It is abundantly clear that countries around the world have reacted very differently to the COVID pandemic and when we reach the other side of this, we may eventually get a better perspective on whose strategy was the most successful. In Higher Education it has been a gargantuan struggle to get courses online at short notice as well as providing security and safety for students.
I-graduate’s COVID survey seeks to get a global sense of student satisfaction with the institutional response both in terms of the communication to the students about the pandemic and the quality of the online provision. We had responses from over 24,000 students.
Overall Satisfaction with the institutional response
We asked about overall satisfaction:
As can be seen, Malaysia, Singapore, Germany and Thailand have done particularly well in this area with overall satisfaction from 79% - 86% which compares favourably with the global average of 70%.
What is pretty clear is that there is a parallel between the HEIs’ responses and also the national governments’ own responses. For example, Thailand, Singapore and Malaysia all had strict lock downs which, combined with strong central government, led to a rapid reduction in cases.
A couple of comments from students connected this institutional and government response.
"Good cooperation with the government's epidemic prevention work"(Chinese student in Singapore)
"Communicating their stand to students clearly and cope very well with the government policy in combating Covid-19" (Student in Malaysia)
One should also add that there is less autonomy for institutions in ASEAN countries to make their own decisions on ,for example opening or closing campuses and institutions have to follow Ministry of Education dictates which creates a degree of clarity and consistency which may be lacking in other countries.
If we drill down into a little more detail and look at specific aspects of the communication with students, we can see a similar pattern emerging. We asked students, “How satisfied are you with the following information you have received from your institution?”
We can see high levels of satisfaction with information supplied about physical health advice, well being support and travel restrictions across Malaysia, Singapore and Thailand. Again, much of this information was circulated via central government and the regulations were reasonably unambiguous.
Considering the rapid transition to online provision, the satisfaction rates remain high – again the ASEAN nations faring better along with Germany.
Some of the open comments reflected this:
I think all the lecturers in my faculty were fast to adapt to online teaching. Within first couple weeks after the Covid-19 outbreak, I was able to continue all my study via online platform. (Student in Thailand)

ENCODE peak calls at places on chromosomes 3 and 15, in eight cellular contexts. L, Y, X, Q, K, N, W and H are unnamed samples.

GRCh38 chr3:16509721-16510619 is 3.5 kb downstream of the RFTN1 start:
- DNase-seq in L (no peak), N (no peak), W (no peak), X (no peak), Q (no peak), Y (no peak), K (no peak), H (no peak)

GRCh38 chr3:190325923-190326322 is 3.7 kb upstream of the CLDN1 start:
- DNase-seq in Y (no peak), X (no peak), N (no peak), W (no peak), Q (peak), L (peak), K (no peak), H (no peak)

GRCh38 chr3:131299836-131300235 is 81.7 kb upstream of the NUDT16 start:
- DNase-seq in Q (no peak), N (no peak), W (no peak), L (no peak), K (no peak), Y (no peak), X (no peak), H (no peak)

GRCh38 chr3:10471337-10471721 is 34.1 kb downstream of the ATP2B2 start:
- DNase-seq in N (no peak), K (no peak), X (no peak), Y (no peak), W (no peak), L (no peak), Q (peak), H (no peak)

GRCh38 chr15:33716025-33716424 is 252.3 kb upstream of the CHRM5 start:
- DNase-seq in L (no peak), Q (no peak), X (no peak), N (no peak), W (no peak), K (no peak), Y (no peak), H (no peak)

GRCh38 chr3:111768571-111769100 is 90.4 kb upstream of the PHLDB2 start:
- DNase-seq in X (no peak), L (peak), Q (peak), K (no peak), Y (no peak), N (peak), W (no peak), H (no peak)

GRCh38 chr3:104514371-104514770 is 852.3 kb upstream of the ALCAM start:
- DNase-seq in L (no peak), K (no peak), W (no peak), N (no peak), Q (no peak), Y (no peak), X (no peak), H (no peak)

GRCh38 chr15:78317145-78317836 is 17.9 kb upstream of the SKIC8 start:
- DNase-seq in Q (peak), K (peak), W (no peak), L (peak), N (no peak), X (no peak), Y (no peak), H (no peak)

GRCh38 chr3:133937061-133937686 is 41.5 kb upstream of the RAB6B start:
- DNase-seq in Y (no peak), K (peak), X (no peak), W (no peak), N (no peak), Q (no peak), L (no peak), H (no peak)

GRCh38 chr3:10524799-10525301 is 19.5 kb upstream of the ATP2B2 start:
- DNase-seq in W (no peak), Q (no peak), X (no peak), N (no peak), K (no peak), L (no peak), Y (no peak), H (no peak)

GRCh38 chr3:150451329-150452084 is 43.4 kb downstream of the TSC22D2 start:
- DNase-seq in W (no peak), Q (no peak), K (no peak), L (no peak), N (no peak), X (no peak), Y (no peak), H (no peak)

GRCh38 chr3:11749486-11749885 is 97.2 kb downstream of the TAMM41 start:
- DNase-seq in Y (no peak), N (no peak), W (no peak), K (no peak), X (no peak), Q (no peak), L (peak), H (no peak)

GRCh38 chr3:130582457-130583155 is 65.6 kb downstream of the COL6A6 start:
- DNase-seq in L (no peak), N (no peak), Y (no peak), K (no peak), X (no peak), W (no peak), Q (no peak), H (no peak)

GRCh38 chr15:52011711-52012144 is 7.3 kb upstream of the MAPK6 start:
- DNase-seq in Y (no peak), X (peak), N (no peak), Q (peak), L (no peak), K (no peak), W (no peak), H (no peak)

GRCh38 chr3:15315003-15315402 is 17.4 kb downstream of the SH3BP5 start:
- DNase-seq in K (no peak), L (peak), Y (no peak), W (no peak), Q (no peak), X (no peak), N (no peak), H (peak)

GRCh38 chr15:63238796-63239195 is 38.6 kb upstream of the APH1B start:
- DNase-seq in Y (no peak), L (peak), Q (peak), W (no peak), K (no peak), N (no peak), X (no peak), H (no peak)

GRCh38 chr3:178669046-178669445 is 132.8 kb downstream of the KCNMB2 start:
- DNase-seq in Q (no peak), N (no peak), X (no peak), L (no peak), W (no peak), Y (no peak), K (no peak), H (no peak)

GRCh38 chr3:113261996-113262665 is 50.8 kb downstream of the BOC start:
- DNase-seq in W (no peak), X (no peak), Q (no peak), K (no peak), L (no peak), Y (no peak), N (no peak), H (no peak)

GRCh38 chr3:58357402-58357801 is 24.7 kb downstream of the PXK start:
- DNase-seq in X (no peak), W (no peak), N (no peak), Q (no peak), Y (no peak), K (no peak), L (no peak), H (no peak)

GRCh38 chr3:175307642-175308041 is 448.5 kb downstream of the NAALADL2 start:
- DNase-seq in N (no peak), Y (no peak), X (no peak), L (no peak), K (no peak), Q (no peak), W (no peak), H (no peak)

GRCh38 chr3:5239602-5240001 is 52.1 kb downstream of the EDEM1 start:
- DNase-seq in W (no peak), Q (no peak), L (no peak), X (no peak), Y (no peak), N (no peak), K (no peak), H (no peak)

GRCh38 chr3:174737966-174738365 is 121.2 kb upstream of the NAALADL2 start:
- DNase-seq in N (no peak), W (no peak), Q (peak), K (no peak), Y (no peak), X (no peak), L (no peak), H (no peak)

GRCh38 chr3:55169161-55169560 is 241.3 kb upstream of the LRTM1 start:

Everything was swiftly moved online, despite technical difficulties (which I'm sure OTHER universities have been experiencing too). (Student in Singapore)
There is a sense that students had an understanding/sympathy that this was a rapid change for both the institution and the lecturers with expectations that there will be hiccups along the way. (We have all experienced this as Zoom freezes or we forget to un-mute ourselves.)
It will be interesting to see if these scores remain high as we move into the October semesters and students will have increased expectations that rough edges have been smoothed out. Some students already reflected this concern in their open comments.
Try to re-evaluate all the lecturers and improve their communication skills and hardware abilities (e.g. computer, stable internet connection, mic etc.) so that they can provide high quality teaching through online platform. (Student in Malaysia)
A common theme that emerges across institutions in Thailand, Singapore and Malaysia is a wish for an adjustment of fees if students aren’t able to have the same access to facilities that they had pre-COVID.
Again, an open comment from a student that was repeated in various forms across the region.
Support students by altering and reducing the fees structure as appropriate with online learning services. Give students a clear indication of plans for future semesters/ options for students not currently in Singapore. (Student in Singapore)
The call for fee reduction across ASEAN institutions will continue to grow in volume if access to student facilities remains limited. These calls may be blunted if as looks likely 100% face-to- face is replaced by a blended approach, but only if the online provision can meet the demands of a generation who expects online delivery to be seamless and lecturers are given enough training and there is investment in the IT infrastructure.
The student voice
i-graduate has consistently felt that the student voice should be central to any decision-making process and there is always the temptation to short circuit this process during a crisis and rely on a top-down approach with little consultation. But as we move into the tail end of 2020, there is clear need to engage with students to understand their needs and concerns and ensure we are developing curricula, modes of delivery and support services that ensure the mutual success of students and institutions alike.
More about bench marking the domestic and international student experience
Written by Guy Perring, Regional Director, Asia, i-graduate
About the Student Barometer
The Student Barometer tracks and compares the decision-making, expectations, perceptions and intentions of students from application to graduation. I-graduate’s Barometer surveys benchmark feedback from over 3 million students across all fields and levels of study, in 1400 institutions across 33 countries. The Barometer is used to make informed decisions to improve the whole student experience, and most importantly, it helps institutions identify whether their students would recommend the institution to others.
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